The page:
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MENA business aviation market to grow by 9%

MENA business aviation market to grow by 9%

The regional private jet market is expected to fare better than the commercial aviation industry

The Middle East and North Africa business aviation market is expected to grow 9 per cent this year, despite the impact of lower oil prices on traditional airlines.

Speaking to reporters, Ali Alnaqbi, founding chairman of the Middle East and North Africa Business Aviation Association (MEBAA), said the appetite for business aviation in the region was growing in the nearly double digits.

The organisation had previously forecast 15 per cent growth for the year, but said MENA was still one of the world’s fastest growing markets despite the revision.

“We might reach two figures but it will be closer to 10 per cent,” he said.

The 9 per cent forecast is slightly below the 11 per cent growth seen last year and is expected to be lead by the UAE and Saudi Arabia.

Alnaqbi suggested lower oil prices were good news for business jet operators, despite the impact on economic sentiment in the Gulf region.

In contrast, some regional airlines have suffered this year due to currency fluctuations and security issues.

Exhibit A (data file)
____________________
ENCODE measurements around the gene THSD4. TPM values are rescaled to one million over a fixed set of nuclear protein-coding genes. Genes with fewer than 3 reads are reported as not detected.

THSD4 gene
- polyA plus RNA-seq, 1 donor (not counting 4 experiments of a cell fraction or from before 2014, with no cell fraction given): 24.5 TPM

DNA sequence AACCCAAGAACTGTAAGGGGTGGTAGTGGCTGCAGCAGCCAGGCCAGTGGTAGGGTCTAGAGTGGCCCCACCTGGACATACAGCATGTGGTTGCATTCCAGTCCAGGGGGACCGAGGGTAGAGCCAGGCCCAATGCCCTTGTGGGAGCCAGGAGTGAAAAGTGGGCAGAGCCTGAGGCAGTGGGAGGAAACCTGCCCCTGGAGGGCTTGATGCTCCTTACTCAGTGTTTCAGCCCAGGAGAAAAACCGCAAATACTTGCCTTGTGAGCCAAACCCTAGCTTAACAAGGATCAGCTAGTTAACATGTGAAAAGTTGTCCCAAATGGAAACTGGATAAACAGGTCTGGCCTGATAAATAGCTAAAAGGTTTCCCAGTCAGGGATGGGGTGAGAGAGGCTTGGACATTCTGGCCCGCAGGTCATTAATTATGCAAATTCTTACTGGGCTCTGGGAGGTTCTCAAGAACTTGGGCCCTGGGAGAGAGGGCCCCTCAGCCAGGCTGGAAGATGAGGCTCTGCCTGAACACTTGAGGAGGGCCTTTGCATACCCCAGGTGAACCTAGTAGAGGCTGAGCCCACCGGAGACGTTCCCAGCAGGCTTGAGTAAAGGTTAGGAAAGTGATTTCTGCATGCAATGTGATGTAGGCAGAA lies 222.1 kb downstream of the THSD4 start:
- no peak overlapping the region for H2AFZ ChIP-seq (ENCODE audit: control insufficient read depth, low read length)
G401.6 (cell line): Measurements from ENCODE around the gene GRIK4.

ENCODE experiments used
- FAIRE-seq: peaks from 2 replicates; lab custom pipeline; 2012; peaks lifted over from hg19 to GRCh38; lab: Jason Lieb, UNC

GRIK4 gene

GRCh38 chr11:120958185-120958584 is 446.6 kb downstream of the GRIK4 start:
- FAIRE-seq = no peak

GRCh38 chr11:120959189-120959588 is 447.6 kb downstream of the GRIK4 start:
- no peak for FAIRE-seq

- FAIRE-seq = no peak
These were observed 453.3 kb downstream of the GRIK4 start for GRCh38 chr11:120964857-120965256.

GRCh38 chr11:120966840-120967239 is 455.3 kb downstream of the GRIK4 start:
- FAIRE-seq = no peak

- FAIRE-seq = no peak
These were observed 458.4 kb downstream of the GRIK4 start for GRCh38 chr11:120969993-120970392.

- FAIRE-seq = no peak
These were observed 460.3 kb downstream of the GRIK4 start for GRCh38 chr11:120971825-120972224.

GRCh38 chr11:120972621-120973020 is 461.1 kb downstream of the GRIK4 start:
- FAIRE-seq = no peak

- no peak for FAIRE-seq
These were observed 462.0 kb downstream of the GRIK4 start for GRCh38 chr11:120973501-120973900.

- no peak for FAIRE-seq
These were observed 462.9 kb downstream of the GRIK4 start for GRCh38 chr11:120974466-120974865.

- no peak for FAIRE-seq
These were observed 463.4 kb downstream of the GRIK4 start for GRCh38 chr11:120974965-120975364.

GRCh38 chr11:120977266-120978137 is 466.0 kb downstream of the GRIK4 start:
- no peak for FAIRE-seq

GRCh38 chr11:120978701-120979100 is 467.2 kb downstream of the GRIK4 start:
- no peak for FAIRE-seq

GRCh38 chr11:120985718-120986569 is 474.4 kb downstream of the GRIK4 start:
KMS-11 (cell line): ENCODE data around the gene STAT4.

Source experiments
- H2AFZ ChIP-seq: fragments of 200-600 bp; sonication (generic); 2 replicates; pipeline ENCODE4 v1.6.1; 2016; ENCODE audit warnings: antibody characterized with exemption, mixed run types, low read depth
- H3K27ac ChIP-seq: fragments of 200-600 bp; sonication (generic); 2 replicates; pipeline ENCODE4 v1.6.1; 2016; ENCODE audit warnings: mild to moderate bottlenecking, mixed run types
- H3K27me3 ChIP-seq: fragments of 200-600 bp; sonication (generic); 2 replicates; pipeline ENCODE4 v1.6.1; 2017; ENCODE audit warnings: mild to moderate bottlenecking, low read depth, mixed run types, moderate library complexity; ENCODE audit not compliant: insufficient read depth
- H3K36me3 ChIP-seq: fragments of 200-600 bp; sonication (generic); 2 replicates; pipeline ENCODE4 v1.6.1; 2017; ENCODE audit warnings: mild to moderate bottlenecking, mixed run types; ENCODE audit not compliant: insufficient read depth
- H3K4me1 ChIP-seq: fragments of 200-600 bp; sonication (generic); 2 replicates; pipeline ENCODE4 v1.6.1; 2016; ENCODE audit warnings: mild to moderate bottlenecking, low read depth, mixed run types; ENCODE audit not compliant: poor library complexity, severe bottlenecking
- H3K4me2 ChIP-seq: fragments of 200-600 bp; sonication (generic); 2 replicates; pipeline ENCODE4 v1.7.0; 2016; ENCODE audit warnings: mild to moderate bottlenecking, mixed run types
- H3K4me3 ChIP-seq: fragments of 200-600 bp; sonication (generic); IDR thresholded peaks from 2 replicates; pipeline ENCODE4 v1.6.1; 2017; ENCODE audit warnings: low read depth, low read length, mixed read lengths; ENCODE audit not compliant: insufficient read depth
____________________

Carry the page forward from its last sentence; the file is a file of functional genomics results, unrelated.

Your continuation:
Read: Dubai’s Emirates ponders route cuts in ‘tough year’

He said there was also a growing market for smaller jets, with the MENA business jet market having traditionally been dominated by wide-body craft.

The MEBAA founding chairman was speaking ahead of the organisation’s biennial event taking place at Dubai World Central airport from December 6.

The 2016, show has attracted nearly 10 per cent more exhibitors, according to the organisers, with 9,000 visitors expected across the three days.

The display will also feature 50 business jets, including Gulfstream, Dassault, Embraer and Honda craft and even a Boeing 757.

Alnaqbi said MEBAA enjoyed a good relationship with the UAE General Civil Aviation Authority, which two year ago approved 11 of 19 regulation changes the organisation submitted.

These included the removal of rigid restrictions on daily work hours for business jet pilots and crew allowing break times between journeys to be taken into consideration.

Previously staff faced the same restrictions as civilian airlines requiring shifts of no greater than 12 hours during one duty period.

Other new regulation allows pilots to move between companies more easily after previous restrictions meant changing operator could take up to three months.

The MEBAA founding chairman also said he was encouraged by new regulation from the General Authority of Civil Aviation in Saudi Arabia requiring aircraft registered in the kingdom to obtain an operator’s certificate if they are operated for compensation of hire.

The new regulation, which came into effect on September 1, is expected to reduce the size of the kingdom’s grey market – the term for the use of jets licensed for private operations being offered for illegal commercial charter.

Read: Boom Time For Business Aviation

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